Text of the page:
Book Summaries

Professor John Demos is an expert in early American history. His book A Little The Unredeemed Captive by John DemosCommonwealth: Family Life in Plymouth Colony recreates the life and family structures of members of Plymouth colony in the 17th century. In Entertaining Satan Demos provides an overview of witchcraft in New England in the 17th and 18th centuries. His work The Unredeemed Captive: A Family Story from Early America focuses on the 1704 Indian raid on Deerfield, Massachusetts. The book describes the taking of the Williams family and the choice of daughter Eunice to remain among the Mohawk community.

Book Info

Books by John Demos:

The Interview

In this interview we discuss how John Demos came to be a history professor and the influence of his years in the Peace Corps in Ghana, West Africa. We talk about the influence of his book as well as those of three colleagues Ken Lockridge, Philip Greven, and Michael Zuckerman who all wrote seminal New England town studies in the early 1970s which changed the focus of Early American history.

We discussed three of his books – A Little Commonwealth, The Unredeemed Captive and Entertaining Satan and the influences they had on interpreting Early American history. Demos credits Paul Boyer and Stephen Nissenbaum for their theory of explaining the Salem Witch Trials on an economic basis in their book Salem Possessed.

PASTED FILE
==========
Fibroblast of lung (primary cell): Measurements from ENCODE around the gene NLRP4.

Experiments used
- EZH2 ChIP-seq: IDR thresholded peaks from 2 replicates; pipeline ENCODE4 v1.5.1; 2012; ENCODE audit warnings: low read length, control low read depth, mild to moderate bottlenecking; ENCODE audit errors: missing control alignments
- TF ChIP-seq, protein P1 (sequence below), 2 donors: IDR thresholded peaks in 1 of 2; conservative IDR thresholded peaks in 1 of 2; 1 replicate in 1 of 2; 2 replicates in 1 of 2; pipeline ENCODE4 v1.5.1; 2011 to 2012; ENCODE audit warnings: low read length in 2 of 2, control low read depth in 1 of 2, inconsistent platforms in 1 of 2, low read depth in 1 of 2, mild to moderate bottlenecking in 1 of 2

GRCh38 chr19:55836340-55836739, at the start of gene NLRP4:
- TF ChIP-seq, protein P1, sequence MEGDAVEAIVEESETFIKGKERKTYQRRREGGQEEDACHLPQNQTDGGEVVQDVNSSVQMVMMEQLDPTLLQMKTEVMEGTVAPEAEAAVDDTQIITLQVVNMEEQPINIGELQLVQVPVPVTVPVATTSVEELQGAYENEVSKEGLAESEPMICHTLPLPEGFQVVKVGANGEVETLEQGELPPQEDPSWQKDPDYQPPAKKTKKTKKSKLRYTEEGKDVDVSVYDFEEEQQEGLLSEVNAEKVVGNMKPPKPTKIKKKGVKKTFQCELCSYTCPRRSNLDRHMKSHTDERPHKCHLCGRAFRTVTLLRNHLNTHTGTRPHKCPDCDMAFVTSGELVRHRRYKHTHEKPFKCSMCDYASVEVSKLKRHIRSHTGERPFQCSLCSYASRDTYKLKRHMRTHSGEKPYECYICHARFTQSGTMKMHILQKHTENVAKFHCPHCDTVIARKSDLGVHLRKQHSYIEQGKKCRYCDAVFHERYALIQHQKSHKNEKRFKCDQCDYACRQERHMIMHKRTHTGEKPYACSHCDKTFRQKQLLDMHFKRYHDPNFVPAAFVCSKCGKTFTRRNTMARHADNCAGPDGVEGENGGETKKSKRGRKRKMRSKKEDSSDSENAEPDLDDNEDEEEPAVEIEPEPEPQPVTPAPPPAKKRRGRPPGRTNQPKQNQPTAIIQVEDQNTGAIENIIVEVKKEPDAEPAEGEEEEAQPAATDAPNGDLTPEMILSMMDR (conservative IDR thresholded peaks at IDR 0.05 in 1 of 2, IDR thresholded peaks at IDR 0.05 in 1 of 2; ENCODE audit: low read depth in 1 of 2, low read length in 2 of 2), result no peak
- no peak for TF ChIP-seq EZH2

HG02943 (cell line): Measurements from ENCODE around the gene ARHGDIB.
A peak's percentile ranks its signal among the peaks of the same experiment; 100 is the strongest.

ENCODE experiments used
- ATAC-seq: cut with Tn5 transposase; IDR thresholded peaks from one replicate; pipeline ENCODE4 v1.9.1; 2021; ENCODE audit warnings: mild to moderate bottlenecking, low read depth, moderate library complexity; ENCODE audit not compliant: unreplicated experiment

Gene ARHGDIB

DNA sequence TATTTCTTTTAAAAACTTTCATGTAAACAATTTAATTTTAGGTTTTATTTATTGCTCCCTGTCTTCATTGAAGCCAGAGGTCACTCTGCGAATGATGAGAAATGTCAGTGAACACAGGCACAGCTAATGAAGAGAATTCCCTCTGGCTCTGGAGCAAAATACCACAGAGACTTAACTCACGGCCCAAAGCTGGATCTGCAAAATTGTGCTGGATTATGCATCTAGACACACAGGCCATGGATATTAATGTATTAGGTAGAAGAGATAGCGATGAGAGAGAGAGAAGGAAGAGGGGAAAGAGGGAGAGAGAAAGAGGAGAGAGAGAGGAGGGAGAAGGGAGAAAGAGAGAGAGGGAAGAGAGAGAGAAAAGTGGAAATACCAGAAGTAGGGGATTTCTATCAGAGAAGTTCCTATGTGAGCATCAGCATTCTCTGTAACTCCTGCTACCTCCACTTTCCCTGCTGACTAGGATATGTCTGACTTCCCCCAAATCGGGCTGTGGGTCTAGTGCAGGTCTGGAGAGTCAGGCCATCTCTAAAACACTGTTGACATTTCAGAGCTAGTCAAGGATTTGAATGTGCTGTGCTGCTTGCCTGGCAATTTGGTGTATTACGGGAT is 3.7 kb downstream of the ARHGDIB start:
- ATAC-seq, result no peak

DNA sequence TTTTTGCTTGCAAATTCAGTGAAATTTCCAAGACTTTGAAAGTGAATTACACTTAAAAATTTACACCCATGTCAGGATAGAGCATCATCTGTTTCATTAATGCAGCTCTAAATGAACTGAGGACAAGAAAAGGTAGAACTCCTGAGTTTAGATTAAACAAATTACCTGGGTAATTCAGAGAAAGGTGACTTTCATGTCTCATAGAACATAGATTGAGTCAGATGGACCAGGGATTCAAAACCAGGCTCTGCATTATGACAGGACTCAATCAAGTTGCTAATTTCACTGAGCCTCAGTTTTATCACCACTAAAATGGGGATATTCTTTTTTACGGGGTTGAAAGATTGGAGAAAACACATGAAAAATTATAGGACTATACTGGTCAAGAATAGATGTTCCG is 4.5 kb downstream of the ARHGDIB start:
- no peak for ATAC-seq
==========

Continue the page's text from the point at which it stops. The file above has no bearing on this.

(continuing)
His later research into witchcraft was metaphorical as exemplified by the play The Crucible by Arthur Miller.

John has grown to love material culture and that has manifested in his passion for collecting antiques.

He has had a great influence on a generation of new writer-historians including Jill Lepore, Allegra di Bonaventura, Jack Larkin, Jane Kamensky, Wendy Warren, Peter Silver and many more.

In early 2014 be on the lookout for his next book The Heathen School (Knopf, 2014).

Bonus List

Make sure you qualify to win the giveaway next week by signing up for the Bonus List! Once you sign up your are in the running each week!

News & Announcements

BIG NEWS for Android users! Fieldstone Common is now available in the Android app Stitcher. Stitcher is a program like iTunes but is available on the Android platform. Download Stitcher and search for Fieldstone Common or click here.

Question: What’s that’s new stuff in the Fieldstone Common title (FC 65)?

Answer: That makes it easier, especially for iTunes and other podcast listeners, to keep track of which episode they are listening to. FC stands for Fieldstone Common and 65 is the number of the episode.